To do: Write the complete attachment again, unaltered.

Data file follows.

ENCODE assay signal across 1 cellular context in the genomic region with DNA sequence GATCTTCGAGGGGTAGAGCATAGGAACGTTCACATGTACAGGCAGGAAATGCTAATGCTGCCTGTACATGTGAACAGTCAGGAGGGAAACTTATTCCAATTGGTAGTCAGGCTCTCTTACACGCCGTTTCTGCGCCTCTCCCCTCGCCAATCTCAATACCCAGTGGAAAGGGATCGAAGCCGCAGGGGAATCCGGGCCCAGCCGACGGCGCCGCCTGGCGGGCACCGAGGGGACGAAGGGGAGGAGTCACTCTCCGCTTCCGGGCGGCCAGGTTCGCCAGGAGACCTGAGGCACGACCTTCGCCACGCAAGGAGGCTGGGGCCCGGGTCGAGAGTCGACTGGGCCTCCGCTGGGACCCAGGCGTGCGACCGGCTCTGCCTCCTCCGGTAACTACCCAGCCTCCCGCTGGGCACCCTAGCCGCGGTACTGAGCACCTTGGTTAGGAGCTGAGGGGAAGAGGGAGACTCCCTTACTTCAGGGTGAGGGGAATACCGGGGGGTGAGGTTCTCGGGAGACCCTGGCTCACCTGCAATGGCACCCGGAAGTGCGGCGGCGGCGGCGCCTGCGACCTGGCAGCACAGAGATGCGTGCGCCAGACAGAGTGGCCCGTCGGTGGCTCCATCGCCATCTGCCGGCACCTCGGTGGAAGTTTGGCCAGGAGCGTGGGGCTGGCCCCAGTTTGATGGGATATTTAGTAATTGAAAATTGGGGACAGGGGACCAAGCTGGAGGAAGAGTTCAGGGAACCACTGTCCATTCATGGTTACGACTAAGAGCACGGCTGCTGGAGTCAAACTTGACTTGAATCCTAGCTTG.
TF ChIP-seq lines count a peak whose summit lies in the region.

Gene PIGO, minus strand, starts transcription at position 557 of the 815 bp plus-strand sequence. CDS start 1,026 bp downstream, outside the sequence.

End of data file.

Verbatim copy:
ENCODE assay signal across 1 cellular context in the genomic region with DNA sequence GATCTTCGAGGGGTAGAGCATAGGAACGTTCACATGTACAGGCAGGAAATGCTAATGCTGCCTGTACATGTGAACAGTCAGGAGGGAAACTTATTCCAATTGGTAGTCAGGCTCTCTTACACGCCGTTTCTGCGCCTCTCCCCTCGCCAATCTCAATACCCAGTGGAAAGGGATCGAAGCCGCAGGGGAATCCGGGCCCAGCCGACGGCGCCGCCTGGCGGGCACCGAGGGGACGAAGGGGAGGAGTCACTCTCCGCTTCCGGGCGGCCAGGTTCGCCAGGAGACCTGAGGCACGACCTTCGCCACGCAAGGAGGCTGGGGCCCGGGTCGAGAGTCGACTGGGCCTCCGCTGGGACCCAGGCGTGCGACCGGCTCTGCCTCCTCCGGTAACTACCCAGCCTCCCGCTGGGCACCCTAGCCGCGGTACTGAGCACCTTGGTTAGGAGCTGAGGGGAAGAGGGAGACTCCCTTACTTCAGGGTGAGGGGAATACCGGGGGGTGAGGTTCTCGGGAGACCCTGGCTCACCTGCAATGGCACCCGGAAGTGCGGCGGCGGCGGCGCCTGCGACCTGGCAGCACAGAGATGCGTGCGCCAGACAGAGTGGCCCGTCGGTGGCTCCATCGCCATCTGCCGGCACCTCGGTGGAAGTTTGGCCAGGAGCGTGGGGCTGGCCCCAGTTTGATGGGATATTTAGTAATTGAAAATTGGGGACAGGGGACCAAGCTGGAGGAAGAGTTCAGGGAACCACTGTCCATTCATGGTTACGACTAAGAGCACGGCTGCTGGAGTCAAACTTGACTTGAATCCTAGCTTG.
TF ChIP-seq lines count a peak whose summit lies in the region.

Gene PIGO, minus strand, starts transcription at position 557 of the 815 bp plus-strand sequence. CDS start 1,026 bp downstream, outside the sequence.